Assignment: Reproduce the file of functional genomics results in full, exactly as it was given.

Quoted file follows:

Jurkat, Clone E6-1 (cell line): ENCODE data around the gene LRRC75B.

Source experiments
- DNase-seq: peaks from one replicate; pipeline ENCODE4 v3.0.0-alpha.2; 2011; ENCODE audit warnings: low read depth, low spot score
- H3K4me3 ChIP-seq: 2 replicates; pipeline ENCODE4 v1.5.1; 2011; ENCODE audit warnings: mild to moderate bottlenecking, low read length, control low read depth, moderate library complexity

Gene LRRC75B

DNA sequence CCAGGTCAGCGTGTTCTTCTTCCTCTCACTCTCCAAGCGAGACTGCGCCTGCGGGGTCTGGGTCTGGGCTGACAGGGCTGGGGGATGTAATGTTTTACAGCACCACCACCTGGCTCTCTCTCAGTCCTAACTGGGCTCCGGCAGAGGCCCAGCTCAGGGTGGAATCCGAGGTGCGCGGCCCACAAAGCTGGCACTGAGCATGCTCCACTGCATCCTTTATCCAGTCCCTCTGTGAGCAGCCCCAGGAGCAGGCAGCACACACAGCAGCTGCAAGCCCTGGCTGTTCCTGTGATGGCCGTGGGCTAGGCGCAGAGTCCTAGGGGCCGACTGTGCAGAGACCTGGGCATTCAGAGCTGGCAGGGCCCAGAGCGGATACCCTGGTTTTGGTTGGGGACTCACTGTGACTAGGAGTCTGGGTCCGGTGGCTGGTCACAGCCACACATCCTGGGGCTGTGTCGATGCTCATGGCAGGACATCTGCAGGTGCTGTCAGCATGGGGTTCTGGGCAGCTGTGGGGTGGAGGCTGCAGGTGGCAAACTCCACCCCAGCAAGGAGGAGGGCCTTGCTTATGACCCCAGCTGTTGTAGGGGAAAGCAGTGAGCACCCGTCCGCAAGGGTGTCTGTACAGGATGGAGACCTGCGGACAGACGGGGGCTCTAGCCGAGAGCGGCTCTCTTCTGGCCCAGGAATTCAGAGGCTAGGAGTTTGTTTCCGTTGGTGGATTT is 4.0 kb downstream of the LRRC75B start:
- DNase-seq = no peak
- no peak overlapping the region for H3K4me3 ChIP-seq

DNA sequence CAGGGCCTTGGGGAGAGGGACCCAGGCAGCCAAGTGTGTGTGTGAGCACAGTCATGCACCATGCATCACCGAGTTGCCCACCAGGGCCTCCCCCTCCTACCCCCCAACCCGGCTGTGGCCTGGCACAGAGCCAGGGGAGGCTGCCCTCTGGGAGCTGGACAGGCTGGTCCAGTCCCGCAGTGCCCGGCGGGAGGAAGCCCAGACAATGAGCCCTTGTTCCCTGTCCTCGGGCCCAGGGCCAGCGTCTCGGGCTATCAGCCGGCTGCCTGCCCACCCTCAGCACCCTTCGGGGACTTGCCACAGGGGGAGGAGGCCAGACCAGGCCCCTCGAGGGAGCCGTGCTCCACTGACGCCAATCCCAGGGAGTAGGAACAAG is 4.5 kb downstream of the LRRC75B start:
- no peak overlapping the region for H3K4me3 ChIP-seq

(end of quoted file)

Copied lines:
Jurkat, Clone E6-1 (cell line): ENCODE data around the gene LRRC75B.

Source experiments
- DNase-seq: peaks from one replicate; pipeline ENCODE4 v3.0.0-alpha.2; 2011; ENCODE audit warnings: low read depth, low spot score
- H3K4me3 ChIP-seq: 2 replicates; pipeline ENCODE4 v1.5.1; 2011; ENCODE audit warnings: mild to moderate bottlenecking, low read length, control low read depth, moderate library complexity

Gene LRRC75B

DNA sequence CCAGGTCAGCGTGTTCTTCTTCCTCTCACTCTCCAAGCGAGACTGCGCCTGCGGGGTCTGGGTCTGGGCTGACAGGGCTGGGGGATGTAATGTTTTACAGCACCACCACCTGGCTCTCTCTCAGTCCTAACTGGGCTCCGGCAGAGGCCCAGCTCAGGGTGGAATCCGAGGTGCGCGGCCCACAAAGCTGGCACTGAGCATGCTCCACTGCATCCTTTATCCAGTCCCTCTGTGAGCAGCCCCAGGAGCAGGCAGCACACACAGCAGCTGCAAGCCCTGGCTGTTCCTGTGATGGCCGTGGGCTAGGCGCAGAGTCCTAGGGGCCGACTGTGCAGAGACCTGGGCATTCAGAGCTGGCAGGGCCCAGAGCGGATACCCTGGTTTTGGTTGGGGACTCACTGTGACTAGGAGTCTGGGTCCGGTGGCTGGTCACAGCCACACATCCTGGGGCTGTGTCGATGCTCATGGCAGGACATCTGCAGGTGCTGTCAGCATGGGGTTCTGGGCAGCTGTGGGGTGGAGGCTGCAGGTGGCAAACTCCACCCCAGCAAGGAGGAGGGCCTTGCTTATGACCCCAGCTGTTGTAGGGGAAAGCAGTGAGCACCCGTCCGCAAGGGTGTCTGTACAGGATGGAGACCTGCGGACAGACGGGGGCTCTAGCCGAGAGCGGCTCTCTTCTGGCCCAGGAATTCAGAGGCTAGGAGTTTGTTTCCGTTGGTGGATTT is 4.0 kb downstream of the LRRC75B start:
- DNase-seq = no peak
- no peak overlapping the region for H3K4me3 ChIP-seq

DNA sequence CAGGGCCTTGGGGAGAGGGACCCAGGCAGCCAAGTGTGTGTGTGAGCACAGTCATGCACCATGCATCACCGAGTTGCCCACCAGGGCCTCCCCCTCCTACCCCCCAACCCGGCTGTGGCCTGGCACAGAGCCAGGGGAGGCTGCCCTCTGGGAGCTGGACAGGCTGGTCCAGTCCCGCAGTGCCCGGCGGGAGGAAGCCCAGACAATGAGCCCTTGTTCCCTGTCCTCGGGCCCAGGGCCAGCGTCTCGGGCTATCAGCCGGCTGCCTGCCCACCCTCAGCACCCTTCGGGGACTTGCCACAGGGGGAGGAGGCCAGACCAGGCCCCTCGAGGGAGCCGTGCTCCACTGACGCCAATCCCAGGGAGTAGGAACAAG is 4.5 kb downstream of the LRRC75B start:
- no peak overlapping the region for H3K4me3 ChIP-seq